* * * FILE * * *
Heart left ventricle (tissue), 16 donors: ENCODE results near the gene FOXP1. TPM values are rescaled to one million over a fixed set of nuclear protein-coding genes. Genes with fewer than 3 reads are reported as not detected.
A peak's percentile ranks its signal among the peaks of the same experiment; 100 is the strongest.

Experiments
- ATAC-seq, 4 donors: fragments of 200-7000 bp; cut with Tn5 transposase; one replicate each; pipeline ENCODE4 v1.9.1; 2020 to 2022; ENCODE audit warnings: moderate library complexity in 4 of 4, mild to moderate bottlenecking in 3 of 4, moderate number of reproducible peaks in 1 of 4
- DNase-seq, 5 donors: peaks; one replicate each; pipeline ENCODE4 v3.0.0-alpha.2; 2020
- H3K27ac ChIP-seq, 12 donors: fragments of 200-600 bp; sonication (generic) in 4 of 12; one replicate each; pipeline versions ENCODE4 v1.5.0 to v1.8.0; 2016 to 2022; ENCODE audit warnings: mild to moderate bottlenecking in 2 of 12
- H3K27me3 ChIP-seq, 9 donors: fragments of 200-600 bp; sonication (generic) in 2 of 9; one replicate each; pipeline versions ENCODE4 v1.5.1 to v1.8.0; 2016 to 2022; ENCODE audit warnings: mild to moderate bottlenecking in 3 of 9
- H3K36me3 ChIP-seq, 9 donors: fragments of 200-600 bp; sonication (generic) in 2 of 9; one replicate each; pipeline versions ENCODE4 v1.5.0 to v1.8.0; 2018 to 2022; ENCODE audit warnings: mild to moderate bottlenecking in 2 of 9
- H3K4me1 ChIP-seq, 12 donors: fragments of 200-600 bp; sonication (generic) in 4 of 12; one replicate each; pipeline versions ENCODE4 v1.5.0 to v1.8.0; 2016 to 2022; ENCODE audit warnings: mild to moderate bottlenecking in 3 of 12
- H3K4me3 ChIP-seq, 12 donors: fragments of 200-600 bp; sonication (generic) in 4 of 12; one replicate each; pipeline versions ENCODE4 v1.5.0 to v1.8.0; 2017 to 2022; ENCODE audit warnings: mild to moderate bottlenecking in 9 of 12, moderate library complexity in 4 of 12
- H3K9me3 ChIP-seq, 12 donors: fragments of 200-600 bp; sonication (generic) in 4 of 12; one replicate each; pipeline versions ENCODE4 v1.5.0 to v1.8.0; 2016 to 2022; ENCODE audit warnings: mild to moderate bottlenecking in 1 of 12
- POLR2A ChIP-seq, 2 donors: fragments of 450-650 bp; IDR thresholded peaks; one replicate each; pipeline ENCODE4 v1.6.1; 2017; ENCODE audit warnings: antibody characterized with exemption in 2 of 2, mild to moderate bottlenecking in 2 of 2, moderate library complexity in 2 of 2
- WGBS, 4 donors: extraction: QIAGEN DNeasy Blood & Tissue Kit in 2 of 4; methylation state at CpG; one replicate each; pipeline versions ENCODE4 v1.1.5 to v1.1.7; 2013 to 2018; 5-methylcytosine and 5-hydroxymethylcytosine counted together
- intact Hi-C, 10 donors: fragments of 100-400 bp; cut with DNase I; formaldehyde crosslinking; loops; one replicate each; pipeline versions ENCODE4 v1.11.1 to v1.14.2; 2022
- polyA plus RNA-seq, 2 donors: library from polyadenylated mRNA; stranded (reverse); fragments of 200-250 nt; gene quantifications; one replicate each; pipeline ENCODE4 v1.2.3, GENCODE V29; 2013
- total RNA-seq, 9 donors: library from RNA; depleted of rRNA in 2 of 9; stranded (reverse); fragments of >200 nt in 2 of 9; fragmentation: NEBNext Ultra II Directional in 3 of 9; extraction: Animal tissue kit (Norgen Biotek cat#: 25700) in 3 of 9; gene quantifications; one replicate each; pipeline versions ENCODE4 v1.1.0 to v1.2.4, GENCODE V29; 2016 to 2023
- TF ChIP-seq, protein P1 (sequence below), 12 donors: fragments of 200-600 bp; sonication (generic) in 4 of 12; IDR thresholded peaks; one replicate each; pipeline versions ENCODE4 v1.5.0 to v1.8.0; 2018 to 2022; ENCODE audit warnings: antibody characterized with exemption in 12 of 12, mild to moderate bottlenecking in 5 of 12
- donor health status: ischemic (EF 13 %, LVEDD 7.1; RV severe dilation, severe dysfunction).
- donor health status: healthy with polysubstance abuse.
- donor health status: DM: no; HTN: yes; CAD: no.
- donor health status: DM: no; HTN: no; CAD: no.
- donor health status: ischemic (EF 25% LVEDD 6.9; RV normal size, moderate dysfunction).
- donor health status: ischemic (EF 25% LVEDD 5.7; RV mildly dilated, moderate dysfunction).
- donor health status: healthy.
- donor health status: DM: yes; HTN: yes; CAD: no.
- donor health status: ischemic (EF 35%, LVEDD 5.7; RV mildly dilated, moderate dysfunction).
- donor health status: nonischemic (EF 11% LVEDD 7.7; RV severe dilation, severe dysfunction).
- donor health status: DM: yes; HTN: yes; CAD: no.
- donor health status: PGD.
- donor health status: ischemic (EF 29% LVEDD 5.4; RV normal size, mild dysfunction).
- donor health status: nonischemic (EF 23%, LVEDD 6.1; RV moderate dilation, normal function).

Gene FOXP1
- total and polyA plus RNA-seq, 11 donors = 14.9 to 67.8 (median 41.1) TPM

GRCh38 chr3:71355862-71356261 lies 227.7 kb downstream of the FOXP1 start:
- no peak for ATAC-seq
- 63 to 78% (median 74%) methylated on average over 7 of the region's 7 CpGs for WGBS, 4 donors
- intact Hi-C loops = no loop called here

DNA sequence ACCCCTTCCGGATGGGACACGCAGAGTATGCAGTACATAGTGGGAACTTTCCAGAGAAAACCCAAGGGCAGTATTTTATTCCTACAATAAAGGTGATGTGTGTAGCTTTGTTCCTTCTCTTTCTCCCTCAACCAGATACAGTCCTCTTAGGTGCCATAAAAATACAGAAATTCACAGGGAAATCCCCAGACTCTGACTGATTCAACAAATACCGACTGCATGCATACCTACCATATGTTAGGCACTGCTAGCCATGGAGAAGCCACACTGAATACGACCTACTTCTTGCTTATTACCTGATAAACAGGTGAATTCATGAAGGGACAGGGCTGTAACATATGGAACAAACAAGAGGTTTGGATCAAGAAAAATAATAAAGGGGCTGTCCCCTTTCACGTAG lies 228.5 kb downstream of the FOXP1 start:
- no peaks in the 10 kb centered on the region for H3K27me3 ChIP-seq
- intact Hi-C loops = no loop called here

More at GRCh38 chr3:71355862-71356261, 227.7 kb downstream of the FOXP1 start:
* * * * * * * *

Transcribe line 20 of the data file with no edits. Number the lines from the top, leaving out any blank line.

- donor health status: DM: no; HTN: yes; CAD: no.